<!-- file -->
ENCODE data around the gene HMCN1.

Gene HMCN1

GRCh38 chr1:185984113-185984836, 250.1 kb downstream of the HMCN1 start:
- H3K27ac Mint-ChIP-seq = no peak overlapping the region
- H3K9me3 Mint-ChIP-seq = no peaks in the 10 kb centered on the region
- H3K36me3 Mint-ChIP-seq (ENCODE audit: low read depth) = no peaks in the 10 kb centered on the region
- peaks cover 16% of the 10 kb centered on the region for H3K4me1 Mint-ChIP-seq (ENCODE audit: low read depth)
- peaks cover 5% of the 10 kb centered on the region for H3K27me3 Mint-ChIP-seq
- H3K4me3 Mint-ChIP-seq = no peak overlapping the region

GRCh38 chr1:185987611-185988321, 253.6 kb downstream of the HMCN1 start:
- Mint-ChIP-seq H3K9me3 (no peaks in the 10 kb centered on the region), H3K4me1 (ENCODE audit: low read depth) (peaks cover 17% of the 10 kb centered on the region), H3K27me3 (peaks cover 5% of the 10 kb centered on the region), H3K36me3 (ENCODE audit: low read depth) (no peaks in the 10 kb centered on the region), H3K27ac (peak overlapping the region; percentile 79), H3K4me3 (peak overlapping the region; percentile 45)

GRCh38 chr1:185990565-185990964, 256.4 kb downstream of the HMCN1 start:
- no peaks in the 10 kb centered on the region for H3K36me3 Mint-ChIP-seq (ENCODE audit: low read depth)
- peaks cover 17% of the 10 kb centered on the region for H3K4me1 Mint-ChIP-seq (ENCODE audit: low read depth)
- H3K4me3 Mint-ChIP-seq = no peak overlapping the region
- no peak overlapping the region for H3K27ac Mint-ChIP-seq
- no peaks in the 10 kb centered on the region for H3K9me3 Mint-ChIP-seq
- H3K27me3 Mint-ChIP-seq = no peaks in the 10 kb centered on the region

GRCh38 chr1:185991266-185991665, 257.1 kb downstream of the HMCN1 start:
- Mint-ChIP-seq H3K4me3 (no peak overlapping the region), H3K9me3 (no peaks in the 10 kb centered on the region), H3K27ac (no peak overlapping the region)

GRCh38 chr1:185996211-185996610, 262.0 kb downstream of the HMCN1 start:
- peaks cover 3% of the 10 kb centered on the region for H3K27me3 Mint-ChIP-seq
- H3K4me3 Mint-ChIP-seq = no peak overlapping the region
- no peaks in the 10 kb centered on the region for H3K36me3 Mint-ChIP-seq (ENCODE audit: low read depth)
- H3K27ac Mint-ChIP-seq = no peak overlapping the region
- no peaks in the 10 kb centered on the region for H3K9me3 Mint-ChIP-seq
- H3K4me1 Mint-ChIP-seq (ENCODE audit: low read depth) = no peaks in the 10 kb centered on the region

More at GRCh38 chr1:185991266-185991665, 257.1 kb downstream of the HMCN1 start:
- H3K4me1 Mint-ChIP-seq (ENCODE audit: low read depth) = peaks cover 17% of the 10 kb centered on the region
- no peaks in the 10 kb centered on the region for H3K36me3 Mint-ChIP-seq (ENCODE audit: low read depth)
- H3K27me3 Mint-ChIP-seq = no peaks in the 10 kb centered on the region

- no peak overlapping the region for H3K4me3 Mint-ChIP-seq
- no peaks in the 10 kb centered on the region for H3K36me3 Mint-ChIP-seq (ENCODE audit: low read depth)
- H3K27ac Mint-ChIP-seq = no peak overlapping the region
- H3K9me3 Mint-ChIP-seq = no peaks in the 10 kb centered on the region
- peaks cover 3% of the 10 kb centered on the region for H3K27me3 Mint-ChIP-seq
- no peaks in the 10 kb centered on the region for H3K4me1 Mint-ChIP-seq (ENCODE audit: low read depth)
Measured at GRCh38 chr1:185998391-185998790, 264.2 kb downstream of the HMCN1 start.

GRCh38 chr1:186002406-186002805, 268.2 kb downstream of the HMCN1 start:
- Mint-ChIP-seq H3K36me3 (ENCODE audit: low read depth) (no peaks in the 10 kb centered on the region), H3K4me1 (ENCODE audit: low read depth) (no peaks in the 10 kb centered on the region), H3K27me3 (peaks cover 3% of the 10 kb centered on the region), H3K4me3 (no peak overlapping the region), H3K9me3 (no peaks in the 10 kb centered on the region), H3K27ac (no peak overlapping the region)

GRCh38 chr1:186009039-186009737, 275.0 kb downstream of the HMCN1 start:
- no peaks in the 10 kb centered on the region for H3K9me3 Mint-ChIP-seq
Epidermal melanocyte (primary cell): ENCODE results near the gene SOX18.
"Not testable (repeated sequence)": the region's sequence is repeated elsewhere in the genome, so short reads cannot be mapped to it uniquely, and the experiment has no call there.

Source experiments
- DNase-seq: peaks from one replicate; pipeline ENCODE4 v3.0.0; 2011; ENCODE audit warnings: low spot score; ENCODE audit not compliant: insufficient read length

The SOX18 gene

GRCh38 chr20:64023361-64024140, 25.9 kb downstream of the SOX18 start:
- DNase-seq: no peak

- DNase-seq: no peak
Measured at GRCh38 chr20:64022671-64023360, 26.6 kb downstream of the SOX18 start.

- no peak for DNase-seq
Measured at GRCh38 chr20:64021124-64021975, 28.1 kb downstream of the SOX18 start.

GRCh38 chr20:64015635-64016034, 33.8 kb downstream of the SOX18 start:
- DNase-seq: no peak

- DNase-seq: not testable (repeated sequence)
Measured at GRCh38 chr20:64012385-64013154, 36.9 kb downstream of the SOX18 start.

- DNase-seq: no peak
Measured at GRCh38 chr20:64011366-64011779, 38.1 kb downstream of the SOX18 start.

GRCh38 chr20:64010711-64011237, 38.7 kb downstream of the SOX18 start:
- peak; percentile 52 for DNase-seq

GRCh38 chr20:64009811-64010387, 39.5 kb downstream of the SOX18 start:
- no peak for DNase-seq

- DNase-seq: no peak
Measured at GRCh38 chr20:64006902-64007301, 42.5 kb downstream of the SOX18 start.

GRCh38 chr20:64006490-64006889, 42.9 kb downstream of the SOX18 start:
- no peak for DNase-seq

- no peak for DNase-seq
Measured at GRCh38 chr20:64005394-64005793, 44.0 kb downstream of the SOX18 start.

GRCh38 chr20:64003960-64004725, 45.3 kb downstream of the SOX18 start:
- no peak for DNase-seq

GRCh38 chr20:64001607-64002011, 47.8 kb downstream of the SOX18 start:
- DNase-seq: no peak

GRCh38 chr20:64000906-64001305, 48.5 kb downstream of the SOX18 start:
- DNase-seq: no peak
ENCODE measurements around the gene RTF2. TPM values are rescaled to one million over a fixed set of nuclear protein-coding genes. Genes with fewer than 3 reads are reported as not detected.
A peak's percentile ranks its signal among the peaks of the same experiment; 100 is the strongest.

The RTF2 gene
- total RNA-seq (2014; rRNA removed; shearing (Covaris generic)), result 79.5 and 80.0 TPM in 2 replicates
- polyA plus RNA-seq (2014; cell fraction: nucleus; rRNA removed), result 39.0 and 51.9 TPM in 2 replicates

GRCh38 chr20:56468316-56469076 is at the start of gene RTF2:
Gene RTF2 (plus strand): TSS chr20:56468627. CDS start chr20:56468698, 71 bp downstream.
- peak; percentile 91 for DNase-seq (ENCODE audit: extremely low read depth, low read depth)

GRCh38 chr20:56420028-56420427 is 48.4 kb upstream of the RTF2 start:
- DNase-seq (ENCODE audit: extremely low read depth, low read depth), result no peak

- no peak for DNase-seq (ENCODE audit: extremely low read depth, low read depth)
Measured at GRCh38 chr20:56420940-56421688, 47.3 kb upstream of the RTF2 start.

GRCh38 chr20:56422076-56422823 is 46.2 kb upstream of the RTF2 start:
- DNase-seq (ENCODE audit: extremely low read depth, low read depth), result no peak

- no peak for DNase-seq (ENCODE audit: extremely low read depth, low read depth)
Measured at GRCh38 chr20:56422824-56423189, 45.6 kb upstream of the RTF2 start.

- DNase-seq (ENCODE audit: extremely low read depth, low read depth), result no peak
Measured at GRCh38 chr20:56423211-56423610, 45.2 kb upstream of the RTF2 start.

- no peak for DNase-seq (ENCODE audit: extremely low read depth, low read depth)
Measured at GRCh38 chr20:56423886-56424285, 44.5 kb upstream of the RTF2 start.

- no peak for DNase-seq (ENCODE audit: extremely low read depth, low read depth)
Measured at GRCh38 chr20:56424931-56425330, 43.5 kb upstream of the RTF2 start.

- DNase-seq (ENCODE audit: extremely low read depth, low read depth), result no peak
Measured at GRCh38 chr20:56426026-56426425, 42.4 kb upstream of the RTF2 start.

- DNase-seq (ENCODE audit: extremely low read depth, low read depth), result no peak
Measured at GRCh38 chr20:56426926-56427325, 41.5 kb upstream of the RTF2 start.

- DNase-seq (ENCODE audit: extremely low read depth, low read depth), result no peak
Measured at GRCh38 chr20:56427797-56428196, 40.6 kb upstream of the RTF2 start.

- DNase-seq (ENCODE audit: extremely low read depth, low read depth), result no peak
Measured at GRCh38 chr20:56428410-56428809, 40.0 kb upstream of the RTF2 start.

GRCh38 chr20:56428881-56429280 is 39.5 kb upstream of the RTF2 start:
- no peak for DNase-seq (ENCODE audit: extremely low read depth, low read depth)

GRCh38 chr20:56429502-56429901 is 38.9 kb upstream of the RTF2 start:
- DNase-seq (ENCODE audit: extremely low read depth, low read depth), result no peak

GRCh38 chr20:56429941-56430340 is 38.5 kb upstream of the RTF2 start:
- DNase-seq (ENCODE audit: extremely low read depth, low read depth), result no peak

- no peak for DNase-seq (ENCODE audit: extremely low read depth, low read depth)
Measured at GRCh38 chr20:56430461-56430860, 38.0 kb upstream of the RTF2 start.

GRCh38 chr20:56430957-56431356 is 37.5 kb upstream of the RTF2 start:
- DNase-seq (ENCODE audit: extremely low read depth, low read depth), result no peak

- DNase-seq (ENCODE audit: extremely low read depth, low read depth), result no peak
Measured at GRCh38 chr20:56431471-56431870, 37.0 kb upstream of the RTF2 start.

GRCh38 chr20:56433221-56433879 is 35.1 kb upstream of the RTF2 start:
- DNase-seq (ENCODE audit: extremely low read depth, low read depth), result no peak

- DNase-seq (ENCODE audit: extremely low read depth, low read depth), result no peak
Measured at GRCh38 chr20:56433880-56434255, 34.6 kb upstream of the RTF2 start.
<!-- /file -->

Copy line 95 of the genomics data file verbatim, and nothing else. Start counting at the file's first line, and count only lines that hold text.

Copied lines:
Measured at GRCh38 chr20:56423886-56424285, 44.5 kb upstream of the RTF2 start.